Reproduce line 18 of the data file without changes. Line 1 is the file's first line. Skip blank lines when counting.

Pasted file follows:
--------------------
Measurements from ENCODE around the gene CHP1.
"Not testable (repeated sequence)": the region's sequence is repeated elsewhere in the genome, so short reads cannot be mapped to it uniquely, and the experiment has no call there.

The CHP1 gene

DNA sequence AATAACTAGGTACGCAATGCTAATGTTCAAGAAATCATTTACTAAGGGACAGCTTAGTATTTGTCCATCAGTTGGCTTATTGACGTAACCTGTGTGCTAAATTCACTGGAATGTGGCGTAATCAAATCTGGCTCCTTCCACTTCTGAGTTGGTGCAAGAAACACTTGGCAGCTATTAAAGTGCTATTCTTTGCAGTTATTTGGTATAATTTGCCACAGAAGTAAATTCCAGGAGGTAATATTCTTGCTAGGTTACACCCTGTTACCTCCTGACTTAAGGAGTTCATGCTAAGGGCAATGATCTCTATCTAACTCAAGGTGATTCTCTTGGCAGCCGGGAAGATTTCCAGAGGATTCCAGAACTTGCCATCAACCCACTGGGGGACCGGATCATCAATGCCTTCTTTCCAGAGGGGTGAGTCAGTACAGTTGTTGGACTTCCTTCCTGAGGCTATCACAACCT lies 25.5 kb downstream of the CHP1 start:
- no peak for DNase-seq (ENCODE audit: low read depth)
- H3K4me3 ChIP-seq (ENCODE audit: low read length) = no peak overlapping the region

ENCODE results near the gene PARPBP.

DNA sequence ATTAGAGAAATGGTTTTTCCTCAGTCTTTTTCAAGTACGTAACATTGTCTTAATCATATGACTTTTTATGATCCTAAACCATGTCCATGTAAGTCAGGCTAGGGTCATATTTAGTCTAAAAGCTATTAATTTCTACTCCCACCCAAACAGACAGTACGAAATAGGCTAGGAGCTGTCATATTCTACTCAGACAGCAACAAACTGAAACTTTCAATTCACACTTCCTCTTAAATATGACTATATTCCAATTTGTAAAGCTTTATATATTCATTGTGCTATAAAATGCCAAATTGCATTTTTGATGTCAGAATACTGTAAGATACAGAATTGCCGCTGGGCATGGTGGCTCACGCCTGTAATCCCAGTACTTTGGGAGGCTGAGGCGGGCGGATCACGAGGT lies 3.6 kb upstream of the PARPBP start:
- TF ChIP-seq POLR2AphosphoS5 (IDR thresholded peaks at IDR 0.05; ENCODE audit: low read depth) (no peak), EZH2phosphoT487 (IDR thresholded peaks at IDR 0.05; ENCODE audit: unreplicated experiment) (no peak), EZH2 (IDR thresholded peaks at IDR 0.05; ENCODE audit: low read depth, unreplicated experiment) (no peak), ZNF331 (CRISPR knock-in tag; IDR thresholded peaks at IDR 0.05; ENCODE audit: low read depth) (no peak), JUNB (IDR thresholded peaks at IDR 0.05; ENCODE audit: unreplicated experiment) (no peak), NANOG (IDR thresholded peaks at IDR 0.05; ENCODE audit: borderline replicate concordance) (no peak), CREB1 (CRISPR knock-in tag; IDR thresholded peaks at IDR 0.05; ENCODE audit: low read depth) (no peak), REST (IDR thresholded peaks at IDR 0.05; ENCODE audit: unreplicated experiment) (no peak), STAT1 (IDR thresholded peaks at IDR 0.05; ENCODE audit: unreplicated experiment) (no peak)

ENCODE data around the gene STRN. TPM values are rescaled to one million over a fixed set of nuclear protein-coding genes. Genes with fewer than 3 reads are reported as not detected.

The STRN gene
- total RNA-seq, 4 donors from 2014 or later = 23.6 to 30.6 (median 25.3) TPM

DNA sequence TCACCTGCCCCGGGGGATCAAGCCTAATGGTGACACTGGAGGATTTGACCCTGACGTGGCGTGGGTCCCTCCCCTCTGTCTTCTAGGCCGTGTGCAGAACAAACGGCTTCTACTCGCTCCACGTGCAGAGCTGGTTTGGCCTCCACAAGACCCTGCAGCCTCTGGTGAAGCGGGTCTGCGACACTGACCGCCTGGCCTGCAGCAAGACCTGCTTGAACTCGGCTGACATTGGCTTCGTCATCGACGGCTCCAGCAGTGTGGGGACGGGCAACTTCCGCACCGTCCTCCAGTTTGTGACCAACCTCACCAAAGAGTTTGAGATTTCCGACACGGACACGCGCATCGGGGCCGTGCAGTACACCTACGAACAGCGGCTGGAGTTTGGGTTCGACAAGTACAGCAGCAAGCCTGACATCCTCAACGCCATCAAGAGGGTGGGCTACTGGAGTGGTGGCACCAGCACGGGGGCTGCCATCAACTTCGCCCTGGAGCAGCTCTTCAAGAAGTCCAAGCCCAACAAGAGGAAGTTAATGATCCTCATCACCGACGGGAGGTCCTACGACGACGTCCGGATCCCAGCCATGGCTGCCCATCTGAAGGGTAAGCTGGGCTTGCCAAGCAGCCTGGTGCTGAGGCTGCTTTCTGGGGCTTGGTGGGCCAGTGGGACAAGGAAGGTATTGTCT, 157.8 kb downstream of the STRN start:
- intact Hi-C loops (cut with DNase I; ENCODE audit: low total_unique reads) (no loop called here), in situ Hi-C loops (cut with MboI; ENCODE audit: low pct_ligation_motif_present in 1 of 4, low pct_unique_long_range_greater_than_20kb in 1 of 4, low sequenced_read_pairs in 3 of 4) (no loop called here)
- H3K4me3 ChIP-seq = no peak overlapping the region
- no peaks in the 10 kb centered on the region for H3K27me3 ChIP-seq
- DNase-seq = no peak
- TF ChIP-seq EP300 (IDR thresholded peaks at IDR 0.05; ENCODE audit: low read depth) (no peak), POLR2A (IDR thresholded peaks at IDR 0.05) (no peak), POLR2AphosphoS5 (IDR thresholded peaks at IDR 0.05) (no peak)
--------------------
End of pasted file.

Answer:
- TF ChIP-seq EP300 (IDR thresholded peaks at IDR 0.05; ENCODE audit: low read depth) (no peak), POLR2A (IDR thresholded peaks at IDR 0.05) (no peak), POLR2AphosphoS5 (IDR thresholded peaks at IDR 0.05) (no peak)